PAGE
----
Socialisation is the term describing the process by which a dog learns to relate to people, other dogs and his environment. Your dog will carry on learning throughout his whole life, however, puppy hood is the time when experiences – good or bad – have an optimum impact. These experiences are critical for your puppy’s future and will have a long lasting effect on his behaviour throughout his life.

When acquiring a puppy, ensure that you have time to invest in an intensive socialisation programme during his early weeks with you. Socialising your puppy is very important and a worthwhile investment into your and your puppy’s future, as you are laying the foundation for the dog’s behaviour later on in life, and prevention is much better than cure. Additionally, this is also great fun and you will be getting to know your puppy very well during this time.

It is essential that you start the socialisation programme as soon as you acquire your puppy. Following your puppy’s vaccination programme is often seen as a hindrance to socialisation, but with some imagination this can be done without compromising his vaccinations. Much of the early socialisation can be done in your home. Additionally, the risk of your puppy contracting an infectious disease can be minimised by carrying him when he is outside your home.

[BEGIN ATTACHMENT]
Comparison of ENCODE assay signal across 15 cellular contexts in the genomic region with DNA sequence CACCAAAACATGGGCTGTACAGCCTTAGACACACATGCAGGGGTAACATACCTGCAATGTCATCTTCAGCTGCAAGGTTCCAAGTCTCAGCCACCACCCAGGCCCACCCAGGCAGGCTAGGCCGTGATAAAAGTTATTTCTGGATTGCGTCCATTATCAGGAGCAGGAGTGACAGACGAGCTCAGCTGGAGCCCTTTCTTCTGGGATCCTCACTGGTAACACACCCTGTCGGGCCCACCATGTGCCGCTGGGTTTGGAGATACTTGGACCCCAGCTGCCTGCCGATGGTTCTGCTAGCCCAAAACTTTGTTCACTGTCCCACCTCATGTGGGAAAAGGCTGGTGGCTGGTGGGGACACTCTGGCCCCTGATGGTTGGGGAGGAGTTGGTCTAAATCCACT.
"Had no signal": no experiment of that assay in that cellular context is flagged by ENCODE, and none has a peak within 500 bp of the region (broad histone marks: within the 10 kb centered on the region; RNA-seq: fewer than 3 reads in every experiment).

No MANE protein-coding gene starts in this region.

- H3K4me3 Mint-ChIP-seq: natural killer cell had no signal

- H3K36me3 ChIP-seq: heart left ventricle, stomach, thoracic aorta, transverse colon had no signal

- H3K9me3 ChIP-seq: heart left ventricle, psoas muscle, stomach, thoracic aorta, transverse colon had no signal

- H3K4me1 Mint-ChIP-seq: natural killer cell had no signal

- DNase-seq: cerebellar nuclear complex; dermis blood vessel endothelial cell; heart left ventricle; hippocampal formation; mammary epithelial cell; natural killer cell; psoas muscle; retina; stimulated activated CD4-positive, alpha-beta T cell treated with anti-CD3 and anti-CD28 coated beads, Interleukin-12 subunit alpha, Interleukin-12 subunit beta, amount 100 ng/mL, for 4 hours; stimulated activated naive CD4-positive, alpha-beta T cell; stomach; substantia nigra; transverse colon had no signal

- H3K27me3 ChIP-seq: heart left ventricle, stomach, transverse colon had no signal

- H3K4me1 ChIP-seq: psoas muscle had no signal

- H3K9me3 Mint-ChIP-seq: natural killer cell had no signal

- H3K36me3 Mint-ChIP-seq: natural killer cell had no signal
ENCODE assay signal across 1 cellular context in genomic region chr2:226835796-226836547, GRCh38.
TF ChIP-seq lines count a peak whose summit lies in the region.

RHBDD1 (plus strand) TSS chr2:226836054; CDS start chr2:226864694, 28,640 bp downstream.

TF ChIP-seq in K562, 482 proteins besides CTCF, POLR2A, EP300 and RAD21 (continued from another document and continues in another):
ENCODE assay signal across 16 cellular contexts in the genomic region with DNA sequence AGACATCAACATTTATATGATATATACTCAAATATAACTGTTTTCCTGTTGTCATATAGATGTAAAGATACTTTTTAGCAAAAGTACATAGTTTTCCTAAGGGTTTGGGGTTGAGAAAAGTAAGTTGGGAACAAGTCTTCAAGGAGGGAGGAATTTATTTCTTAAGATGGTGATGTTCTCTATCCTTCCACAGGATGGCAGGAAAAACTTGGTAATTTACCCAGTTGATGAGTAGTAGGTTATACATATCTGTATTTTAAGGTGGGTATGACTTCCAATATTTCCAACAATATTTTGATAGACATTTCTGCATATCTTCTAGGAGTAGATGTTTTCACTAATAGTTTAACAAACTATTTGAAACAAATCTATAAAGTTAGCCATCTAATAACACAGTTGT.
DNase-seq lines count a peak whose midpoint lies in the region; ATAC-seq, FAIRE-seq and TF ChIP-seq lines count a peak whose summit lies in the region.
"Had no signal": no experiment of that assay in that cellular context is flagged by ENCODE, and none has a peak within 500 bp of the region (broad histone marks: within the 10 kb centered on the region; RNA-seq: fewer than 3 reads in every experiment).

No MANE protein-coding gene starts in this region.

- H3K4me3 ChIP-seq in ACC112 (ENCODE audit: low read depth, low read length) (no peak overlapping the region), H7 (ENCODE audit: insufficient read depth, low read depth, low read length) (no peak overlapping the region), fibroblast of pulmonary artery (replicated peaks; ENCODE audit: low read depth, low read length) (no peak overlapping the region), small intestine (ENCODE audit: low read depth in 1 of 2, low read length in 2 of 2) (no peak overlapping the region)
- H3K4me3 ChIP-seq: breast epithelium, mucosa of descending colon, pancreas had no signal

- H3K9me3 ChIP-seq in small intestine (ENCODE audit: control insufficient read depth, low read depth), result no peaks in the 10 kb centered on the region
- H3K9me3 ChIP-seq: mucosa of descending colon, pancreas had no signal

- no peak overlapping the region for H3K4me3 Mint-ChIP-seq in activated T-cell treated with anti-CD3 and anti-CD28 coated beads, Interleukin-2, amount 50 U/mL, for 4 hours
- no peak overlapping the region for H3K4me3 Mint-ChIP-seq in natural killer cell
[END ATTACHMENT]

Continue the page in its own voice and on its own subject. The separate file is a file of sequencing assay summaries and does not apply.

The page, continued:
Identify situations and environments that your puppy will need to be comfortable with, such as riding in the car, meeting the postman, having contact with the children next door (and children in general), walking along the street, tolerating large lorries and cars, horses, vacuum cleaners, washing machines – to name just a few. You are basically aiming at preparing your puppy for all eventualities, so that whenever he encounters anyone or anything new, he will greet it with inquisitiveness rather than fear or aggression. Expose your puppy to all sights and sounds gradually and allow him to explore and learn for himself; for example, switch on the vacuum cleaner in another room to avoid startling him by a sudden loud noise and let him go to find it. Ensure that when he finds it, it is rewarding rather than threatening. You can simply do this by placing a piece of food next to the vacuum cleaner. If your puppy is quite shy and frightened, you can start off by having a snack next to the switched off vacuum cleaner, and then work your way towards your puppy tolerating it when it is switched on.

It is essential that your dog is fully comfortable to be with people and children, so introduce him to all sorts of different people. Let him meet people of all descriptions – bearded, thin, overweight, tall, wearing hats or glasses, carrying bags, pushing bicycles, etc. When taking your puppy for a walk, take some tasty snacks with you and ask people to give one to your puppy, and your puppy will soon learn that all people are friendly (You can incoorporate some basic training into this by teaching him to sit before people give him a snack – this will prevent him jumping up at strangers).